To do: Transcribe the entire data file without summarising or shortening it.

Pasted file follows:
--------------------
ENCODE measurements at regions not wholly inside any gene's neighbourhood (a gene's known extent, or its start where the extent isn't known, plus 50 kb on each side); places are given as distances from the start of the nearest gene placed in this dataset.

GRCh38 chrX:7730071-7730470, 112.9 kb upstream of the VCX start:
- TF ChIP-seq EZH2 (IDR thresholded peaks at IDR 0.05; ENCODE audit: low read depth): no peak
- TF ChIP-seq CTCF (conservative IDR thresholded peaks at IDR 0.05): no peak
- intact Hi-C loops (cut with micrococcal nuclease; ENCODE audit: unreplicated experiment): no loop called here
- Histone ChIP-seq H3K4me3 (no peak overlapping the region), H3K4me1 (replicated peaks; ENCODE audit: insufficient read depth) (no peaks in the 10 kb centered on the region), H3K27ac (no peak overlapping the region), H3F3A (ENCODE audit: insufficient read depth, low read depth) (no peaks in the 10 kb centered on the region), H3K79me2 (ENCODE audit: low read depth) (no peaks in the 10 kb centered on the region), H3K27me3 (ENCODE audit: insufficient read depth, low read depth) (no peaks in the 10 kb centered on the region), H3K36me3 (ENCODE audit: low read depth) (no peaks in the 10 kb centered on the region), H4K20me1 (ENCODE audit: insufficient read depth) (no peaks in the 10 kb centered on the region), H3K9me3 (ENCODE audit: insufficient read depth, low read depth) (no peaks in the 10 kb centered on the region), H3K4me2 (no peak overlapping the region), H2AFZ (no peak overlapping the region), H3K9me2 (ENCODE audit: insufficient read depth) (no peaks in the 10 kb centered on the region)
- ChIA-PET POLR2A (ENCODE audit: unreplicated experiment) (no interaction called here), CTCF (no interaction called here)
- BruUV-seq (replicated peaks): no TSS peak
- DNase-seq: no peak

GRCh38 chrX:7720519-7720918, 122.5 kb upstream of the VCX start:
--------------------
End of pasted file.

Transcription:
ENCODE measurements at regions not wholly inside any gene's neighbourhood (a gene's known extent, or its start where the extent isn't known, plus 50 kb on each side); places are given as distances from the start of the nearest gene placed in this dataset.

GRCh38 chrX:7730071-7730470, 112.9 kb upstream of the VCX start:
- TF ChIP-seq EZH2 (IDR thresholded peaks at IDR 0.05; ENCODE audit: low read depth): no peak
- TF ChIP-seq CTCF (conservative IDR thresholded peaks at IDR 0.05): no peak
- intact Hi-C loops (cut with micrococcal nuclease; ENCODE audit: unreplicated experiment): no loop called here
- Histone ChIP-seq H3K4me3 (no peak overlapping the region), H3K4me1 (replicated peaks; ENCODE audit: insufficient read depth) (no peaks in the 10 kb centered on the region), H3K27ac (no peak overlapping the region), H3F3A (ENCODE audit: insufficient read depth, low read depth) (no peaks in the 10 kb centered on the region), H3K79me2 (ENCODE audit: low read depth) (no peaks in the 10 kb centered on the region), H3K27me3 (ENCODE audit: insufficient read depth, low read depth) (no peaks in the 10 kb centered on the region), H3K36me3 (ENCODE audit: low read depth) (no peaks in the 10 kb centered on the region), H4K20me1 (ENCODE audit: insufficient read depth) (no peaks in the 10 kb centered on the region), H3K9me3 (ENCODE audit: insufficient read depth, low read depth) (no peaks in the 10 kb centered on the region), H3K4me2 (no peak overlapping the region), H2AFZ (no peak overlapping the region), H3K9me2 (ENCODE audit: insufficient read depth) (no peaks in the 10 kb centered on the region)
- ChIA-PET POLR2A (ENCODE audit: unreplicated experiment) (no interaction called here), CTCF (no interaction called here)
- BruUV-seq (replicated peaks): no TSS peak
- DNase-seq: no peak

GRCh38 chrX:7720519-7720918, 122.5 kb upstream of the VCX start: